Why we don’t talk about death


Our society has changed the word for the dead to deceased. It’s politically (emotionally) correct. We don’t want to look at our own death or talk about the dead. It’s important to know why.


Every culture that has ever existed has had a fear of death. And why not. No one knows for sure what will happen. Even if we have an undying faith in our religion and it’s tale of what will happen we have to realize that the religions all have different and sometimes conflicting versions. They all seem to want us to get rid of the stain of our sins before leaving or we will be in big trouble. That ranges from confusion to eternity roasting in fire. We have been pretty well conditioned to fear death.


We should have some confusion about death simply because we are ignorant of the outcome. Who likes to go somewhere you know nothing about. It could be a bummer. That’s logical.


We also probably don’t like discussing unprovable philosophical tenants with people. That’s worse than discussing politics.


We really don’t want to think about an end. Termination is always uncomfortable and feels opposed to the energetic and expanding nature of life. To be terminated is associated with being fired. Who would enjoy that?


We have also been conditioned to see death as uncontrollable. Most of us are not good at surrender and strive to control everything in our life, to our detriment I might add. So who would enjoy talking about the one thing that everyone knows is completely uncontrollable?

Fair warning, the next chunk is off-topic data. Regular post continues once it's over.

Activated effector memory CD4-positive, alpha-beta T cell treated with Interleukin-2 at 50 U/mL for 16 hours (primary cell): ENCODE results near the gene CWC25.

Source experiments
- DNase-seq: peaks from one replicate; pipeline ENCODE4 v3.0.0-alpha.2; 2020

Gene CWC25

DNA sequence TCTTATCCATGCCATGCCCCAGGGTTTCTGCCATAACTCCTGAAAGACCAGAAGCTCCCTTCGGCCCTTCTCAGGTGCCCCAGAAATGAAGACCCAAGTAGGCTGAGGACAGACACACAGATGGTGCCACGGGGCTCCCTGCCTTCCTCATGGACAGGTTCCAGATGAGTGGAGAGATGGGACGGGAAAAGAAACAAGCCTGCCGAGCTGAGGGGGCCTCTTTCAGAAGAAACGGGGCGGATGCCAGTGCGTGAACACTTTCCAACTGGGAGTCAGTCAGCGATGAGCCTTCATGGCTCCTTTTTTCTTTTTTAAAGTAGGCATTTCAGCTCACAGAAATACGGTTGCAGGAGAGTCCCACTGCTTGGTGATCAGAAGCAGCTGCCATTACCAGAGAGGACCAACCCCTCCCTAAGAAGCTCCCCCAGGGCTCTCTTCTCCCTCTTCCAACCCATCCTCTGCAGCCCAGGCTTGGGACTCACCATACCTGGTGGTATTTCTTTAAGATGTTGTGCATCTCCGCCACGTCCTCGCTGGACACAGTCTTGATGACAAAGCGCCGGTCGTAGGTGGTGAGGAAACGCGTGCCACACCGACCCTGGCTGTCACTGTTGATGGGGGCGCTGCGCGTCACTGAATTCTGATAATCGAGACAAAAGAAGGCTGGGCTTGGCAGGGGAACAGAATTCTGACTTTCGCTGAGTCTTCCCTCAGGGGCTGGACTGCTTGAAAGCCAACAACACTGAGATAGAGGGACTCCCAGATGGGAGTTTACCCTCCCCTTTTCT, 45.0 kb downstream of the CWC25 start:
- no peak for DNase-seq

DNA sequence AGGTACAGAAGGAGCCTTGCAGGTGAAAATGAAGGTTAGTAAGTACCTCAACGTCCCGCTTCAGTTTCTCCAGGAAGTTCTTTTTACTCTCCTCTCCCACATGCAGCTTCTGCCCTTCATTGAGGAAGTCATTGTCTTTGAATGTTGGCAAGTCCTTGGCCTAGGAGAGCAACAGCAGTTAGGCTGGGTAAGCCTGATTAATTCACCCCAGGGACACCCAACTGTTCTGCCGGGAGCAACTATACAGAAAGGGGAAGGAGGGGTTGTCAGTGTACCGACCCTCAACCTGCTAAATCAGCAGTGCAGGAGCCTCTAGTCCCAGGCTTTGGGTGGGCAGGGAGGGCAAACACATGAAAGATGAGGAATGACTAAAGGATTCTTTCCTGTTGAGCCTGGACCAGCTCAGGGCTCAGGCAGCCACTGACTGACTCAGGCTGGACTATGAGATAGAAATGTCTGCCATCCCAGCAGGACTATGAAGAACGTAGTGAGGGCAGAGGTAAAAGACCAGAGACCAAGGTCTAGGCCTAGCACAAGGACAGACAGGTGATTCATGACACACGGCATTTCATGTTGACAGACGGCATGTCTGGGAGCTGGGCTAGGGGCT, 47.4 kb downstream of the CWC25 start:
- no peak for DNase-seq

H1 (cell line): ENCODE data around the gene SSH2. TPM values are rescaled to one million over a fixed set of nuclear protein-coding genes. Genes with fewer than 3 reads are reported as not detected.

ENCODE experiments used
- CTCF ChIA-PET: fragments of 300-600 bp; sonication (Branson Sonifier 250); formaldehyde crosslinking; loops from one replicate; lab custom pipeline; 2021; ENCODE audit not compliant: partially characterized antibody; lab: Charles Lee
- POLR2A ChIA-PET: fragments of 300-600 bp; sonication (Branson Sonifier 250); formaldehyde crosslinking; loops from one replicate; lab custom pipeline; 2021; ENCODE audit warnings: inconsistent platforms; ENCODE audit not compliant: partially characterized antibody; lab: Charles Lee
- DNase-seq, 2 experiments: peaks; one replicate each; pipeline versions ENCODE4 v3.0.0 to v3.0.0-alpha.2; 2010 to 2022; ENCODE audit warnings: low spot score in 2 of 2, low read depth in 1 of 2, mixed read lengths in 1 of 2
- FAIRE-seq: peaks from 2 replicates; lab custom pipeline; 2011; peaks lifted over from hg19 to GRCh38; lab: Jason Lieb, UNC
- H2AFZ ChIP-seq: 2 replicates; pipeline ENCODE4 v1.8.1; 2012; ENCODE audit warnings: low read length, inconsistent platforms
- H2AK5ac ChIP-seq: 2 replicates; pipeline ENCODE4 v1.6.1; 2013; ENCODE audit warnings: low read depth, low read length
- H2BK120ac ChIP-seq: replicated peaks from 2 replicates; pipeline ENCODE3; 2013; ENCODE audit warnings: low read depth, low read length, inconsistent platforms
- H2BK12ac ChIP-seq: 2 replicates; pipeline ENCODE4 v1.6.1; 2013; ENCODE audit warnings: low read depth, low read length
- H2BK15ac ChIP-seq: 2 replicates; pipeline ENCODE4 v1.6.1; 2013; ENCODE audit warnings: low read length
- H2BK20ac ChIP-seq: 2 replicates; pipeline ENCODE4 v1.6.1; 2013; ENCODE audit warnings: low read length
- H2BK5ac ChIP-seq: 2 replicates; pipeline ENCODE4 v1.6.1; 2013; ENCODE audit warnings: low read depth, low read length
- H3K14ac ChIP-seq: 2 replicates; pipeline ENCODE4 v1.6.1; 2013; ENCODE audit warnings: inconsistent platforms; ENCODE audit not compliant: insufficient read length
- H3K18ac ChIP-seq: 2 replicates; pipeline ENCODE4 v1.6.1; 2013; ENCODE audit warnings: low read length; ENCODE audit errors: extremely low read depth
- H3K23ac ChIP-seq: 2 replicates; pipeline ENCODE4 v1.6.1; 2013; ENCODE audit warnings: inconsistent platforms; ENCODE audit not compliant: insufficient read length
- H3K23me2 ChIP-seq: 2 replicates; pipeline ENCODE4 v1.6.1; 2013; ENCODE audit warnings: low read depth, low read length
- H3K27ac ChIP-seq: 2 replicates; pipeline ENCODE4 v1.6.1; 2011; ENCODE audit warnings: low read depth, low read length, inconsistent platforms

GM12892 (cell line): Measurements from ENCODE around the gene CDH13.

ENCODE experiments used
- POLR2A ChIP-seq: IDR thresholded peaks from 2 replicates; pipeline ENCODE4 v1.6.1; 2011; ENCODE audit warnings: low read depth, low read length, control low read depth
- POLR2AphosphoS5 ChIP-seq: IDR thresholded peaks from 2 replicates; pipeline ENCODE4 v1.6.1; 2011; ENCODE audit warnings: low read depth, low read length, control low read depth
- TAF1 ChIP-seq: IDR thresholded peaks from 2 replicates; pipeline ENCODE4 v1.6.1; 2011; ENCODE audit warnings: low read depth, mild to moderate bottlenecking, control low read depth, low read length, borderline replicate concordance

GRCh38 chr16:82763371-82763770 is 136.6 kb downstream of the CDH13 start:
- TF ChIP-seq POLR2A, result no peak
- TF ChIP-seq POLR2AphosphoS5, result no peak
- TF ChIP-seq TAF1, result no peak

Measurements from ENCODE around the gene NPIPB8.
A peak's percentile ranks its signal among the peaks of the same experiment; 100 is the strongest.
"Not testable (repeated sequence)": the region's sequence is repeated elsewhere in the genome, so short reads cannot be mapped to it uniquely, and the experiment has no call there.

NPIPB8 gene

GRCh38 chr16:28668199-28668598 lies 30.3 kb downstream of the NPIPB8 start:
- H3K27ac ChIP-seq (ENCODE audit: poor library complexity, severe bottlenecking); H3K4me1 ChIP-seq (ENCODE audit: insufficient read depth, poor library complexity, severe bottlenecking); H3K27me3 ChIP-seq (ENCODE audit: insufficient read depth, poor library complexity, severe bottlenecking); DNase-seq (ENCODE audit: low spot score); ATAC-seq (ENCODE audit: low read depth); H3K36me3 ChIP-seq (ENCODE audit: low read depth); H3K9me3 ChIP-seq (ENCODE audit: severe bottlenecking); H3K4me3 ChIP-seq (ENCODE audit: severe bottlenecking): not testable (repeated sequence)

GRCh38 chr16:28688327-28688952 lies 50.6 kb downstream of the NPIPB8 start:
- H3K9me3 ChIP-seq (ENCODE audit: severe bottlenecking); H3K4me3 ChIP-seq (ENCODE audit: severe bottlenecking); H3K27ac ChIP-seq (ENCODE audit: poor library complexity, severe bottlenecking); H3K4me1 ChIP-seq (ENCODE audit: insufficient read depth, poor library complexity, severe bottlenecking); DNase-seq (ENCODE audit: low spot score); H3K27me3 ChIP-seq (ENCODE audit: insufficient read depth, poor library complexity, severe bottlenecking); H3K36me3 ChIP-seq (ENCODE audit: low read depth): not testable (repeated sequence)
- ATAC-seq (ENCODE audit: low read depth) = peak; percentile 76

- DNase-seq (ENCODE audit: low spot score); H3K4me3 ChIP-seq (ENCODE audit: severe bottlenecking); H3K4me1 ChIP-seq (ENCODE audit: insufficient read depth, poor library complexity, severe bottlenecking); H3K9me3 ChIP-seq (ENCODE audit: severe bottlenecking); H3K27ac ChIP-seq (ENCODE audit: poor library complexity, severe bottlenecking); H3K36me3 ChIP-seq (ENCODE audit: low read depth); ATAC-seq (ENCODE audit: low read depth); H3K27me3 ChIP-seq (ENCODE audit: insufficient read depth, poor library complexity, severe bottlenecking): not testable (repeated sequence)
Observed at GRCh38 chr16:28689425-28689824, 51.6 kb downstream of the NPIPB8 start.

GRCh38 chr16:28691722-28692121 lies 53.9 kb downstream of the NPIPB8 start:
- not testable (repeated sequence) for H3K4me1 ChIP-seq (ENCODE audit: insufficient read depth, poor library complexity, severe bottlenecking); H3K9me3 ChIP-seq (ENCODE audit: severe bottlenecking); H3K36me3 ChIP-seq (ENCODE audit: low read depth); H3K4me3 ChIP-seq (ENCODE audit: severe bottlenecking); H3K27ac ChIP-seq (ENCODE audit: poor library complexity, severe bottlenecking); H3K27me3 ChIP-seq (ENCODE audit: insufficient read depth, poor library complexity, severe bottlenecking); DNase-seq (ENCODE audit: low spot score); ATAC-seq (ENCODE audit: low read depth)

We have been trained that there is judgement involved. The BIG FINAL judgement that determines I am going forever somewhere really good or really bad. I hate being judged. Who wants that?


We have become really attached to our body, even if it’s falling apart. We are attached to the rest of our life too. Death rips away all these attachments. It’s like pulling off a bandaid and we all know that hurts.


And even if we didn’t have the best life, we did have some great times and saw some beautiful things, had some great experiences like sex, music and sunsets, and we experienced some great people. That’ll be over and who wants the party to end?


That’s all I’ve got. No final answer. But at least I know why I fear death. That’s a start. Maybe I don’t have to fear it and I should take a look at what conditioning, fears, habits and ways of looking at things hold me back here. They all seem to be the things that are making me not want to talk about death.

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About the Author

In 2015 a group of committed friends got together and formed Women’s Emergence with the intention of supporting conscious living, compassionate action and mindful education. In 2016 Women’s Emergence created The Mindfulness Green Cooperative as the vehicle to make that mission possible. The website MindfulnessGreen.com is intended to be a playful expression that is an inclusive, creative and fun way to promote compassionate action in the world. We serve to protect our planet, people and animals, create optimally healthy minds and bodies and live mindful and connected lives. We are a cooperat ...

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